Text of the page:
“Now there was a man of the Pharisees named Nicodemus, a ruler of the Jews. This man came to Jesus by night and said to him, “Rabbi, we know that you are a teacher come from God, for no one can do these signs that you do unless God is with him.” Jesus answered him, “Truly, truly, I say to you, unless one is born again he cannot see the kingdom of God.” (John 3:1-3)
Theologian J.C. Ryle once wrote, “Are you born again? This is one of life’s most important questions. Jesus Christ said, “Except a man be born again, he cannot see the kingdom of God” (John 3:3).
No one is physically born a Christian. We must never have the idea that just because we, or our children, are born into a Christian family that this means we, or they, are automatically Christians. What is necessary is for a person, even one born into a Christian environment, is to be born again. What does it mean to be born again?
The phrase “born again” comes from the Greek words γεννάω ἄνωθεν (gennao; anothen) meaning to experience a new birth or a rebirth, to be born from above, and/or to be born or God. The verb form in the Greek indicates that this rebirth consumes the entire person and is an event or action which happens upon the individual. The person who is born again is a passive recipient of an act of God.
The phrase “born again” refers to the biblical doctrine of Monergistic Regeneration. Monergistic Regeneration is the new birth or rebirth. This compound word contains the root word “generation” meaning creation, invention, initiation and origination. The prefix “re” means once more, afresh or anew. Therefore, regeneration refers to an afresh or new creation or origination.
Pertaining to a sinner’s relationship to the holy God of the Bible, it is a new birth resulting in justification and reconciliation with God. Where once God was the sinner’s enemy (Romans 5:10) through regeneration the sinner becomes a child of God.
The noun regeneration occurs only twice in the Scriptures: in Matthew 19:28 regarding the renewal of the world immediately prior to the return of Christ and in Titus 3:5 where baptism is a sign and seal of regeneration. However, there are numerous texts which refer to regeneration by using various images and expressions. One such description is the new birth.
Ezekiel 36:25-26 says, “I will sprinkle clean water on you, and you shall be clean from all your uncleanness’s, and from all your idols I will cleanse you. And I will give you a new heart, and a new spirit I will put within you. And I will remove the heart of stone from your flesh and give you a heart of flesh.”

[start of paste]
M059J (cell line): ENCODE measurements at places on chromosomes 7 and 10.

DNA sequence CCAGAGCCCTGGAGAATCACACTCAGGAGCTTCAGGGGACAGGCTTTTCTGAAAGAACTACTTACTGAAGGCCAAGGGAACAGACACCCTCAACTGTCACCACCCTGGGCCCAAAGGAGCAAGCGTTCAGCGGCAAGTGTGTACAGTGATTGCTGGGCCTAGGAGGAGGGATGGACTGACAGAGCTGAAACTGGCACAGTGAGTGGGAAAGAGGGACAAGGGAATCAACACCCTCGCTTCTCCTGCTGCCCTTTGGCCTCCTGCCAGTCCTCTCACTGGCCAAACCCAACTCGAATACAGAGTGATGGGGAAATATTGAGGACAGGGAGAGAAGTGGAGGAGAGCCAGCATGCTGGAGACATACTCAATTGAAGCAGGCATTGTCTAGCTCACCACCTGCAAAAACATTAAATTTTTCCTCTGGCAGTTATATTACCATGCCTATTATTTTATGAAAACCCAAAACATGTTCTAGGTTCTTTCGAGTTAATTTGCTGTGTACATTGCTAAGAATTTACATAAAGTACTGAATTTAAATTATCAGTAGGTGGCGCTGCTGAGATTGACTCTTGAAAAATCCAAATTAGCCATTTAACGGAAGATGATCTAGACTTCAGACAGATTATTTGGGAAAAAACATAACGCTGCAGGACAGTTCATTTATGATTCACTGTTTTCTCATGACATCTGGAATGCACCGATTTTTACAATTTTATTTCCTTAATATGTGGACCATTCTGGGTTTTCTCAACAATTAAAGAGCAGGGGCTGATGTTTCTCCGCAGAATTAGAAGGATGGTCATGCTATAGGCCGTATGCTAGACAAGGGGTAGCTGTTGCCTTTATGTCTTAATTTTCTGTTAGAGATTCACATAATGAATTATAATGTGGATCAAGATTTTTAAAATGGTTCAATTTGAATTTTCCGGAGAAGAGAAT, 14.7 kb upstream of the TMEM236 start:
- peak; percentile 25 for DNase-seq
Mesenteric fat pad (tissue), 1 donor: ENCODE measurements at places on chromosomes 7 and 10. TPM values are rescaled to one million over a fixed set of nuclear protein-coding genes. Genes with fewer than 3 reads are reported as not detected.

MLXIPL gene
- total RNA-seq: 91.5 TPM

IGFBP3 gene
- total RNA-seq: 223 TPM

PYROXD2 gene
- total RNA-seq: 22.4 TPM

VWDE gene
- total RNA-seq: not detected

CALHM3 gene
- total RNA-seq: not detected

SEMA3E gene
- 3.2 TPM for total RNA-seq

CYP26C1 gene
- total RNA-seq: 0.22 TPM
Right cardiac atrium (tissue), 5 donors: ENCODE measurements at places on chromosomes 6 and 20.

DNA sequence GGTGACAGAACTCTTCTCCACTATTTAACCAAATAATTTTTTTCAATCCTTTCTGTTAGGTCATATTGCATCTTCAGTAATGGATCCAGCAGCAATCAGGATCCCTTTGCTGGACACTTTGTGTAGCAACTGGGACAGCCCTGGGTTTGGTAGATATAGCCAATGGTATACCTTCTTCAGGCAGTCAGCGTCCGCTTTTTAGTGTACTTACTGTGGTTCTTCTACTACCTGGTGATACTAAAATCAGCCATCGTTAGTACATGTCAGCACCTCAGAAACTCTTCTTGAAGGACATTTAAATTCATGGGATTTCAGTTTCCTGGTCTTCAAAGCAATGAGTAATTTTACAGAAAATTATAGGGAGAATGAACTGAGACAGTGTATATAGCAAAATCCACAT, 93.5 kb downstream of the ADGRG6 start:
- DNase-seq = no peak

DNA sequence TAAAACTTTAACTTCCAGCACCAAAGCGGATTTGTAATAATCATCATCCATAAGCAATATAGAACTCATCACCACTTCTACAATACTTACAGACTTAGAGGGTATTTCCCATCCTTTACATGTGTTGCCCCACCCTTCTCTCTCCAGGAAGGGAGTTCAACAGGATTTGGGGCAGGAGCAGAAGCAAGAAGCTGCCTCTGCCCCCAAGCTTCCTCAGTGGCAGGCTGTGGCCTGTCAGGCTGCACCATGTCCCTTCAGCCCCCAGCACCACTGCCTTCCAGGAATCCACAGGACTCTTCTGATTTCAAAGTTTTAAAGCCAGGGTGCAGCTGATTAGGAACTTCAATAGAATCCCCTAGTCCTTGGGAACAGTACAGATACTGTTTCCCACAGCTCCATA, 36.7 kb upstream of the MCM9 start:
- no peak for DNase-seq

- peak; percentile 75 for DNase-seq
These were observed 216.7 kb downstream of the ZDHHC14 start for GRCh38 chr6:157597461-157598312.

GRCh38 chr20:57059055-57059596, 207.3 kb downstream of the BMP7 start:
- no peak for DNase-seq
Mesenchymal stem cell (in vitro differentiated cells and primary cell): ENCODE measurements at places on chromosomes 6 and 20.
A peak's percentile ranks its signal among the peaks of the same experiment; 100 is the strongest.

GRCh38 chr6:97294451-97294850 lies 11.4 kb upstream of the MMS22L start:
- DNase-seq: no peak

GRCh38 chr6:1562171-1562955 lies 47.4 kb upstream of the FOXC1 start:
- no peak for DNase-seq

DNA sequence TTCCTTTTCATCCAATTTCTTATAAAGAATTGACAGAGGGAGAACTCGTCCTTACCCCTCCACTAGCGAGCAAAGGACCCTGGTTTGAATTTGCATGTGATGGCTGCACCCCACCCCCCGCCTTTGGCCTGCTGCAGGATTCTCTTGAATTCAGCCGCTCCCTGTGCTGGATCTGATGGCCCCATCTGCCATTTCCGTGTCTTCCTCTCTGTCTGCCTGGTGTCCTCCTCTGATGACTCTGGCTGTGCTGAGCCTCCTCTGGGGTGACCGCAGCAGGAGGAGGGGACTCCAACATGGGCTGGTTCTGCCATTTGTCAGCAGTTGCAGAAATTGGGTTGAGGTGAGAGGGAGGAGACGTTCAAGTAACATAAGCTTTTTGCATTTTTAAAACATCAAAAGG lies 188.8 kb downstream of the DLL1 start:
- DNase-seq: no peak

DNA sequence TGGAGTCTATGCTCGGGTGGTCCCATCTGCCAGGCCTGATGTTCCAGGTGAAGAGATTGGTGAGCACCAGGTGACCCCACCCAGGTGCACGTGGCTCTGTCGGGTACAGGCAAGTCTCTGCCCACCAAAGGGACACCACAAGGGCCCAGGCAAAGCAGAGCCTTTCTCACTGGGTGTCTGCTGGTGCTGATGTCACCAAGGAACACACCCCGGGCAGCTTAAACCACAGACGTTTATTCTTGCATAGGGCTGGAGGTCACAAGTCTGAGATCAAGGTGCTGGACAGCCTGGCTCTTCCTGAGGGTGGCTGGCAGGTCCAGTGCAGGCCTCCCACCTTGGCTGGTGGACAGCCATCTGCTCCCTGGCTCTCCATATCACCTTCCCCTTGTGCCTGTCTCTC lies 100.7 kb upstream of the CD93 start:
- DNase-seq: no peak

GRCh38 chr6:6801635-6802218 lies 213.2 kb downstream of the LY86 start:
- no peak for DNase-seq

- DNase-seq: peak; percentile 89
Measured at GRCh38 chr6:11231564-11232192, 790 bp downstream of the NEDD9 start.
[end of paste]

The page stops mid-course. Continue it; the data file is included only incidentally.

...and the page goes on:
This is what Jesus was referring to in John 3:3 when He said, “…Truly, truly, I say to you, unless one is born again he cannot see the kingdom of God.” Notice that Jesus said that if the new birth does not occur, the sinner in question cannot see or understand the rule of God over man. In other words, unless the new birth occurs first in the sinner’s soul, they cannot trust, depend, commit and worship God through the person and work of Jesus Christ.
It is not that they “will not” exercise faith in Christ, but it is that they “cannot” exercise faith in Christ. The order of the language surmises the new birth or regeneration occurs prior to one’s placing faith in Christ. Only when an individual is born again, or regenerated, can that individual exercise repentance and faith in the person and work of Jesus Christ and therefore be justified.
As Dr. R. C. Sproul recalls, “One of the most dramatic moments in my life for the shaping of my theology took place in a seminary classroom. One of my professors went to the blackboard and wrote these words in bold letters: “Regeneration Precedes Faith.” These words were a shock to my system. I had entered seminary believing that the key work of man to effect rebirth was faith. I thought that we first had to believe in Christ in order to be born again. I use the words in order here for a reason. I was thinking in terms of steps that must be taken in a certain sequence. I had put faith at the beginning.”
Regeneration is called “renewal of the Holy Spirit” in Titus 3:5. It results in sinners becoming “new creations” in Christ (2 Corinthians 5:17), being commanded to put on the “new self” because of Christ (Ephesians 4:24) and to being referred to as “newborn babies” through Christ (I Peter 2:2).
Dr. John MacArthur explains, “The phrase (born again) lit. means “born from above.” Jesus answered a question that Nicodemus does not even ask. He read Nicodemus’s heart and came to the very core of his problem, i.e., the need for spiritual transformation or regeneration produced by the Holy Spirit. New birth is an act of God whereby eternal life is imparted to the believer (2 Corinthians 5:17; Titus 3:5; 1 Peter 1:3; 1 John 2:29; 3:9; 4:7; 5:1, 4, 18). John 1:12–13 indicates that “born again” also carries the idea “to become children of God” through trust in the name of the incarnate Word.”
Is this new birth necessary? It is not only necessary but occurs only through the means and methods God has appointed resulting in a new pattern of living.
What was Nicodemas’ response to this statement by Jesus? What is yours? Are you born again? Unless you are, you cannot be converted and be justified.
Soli deo Gloria!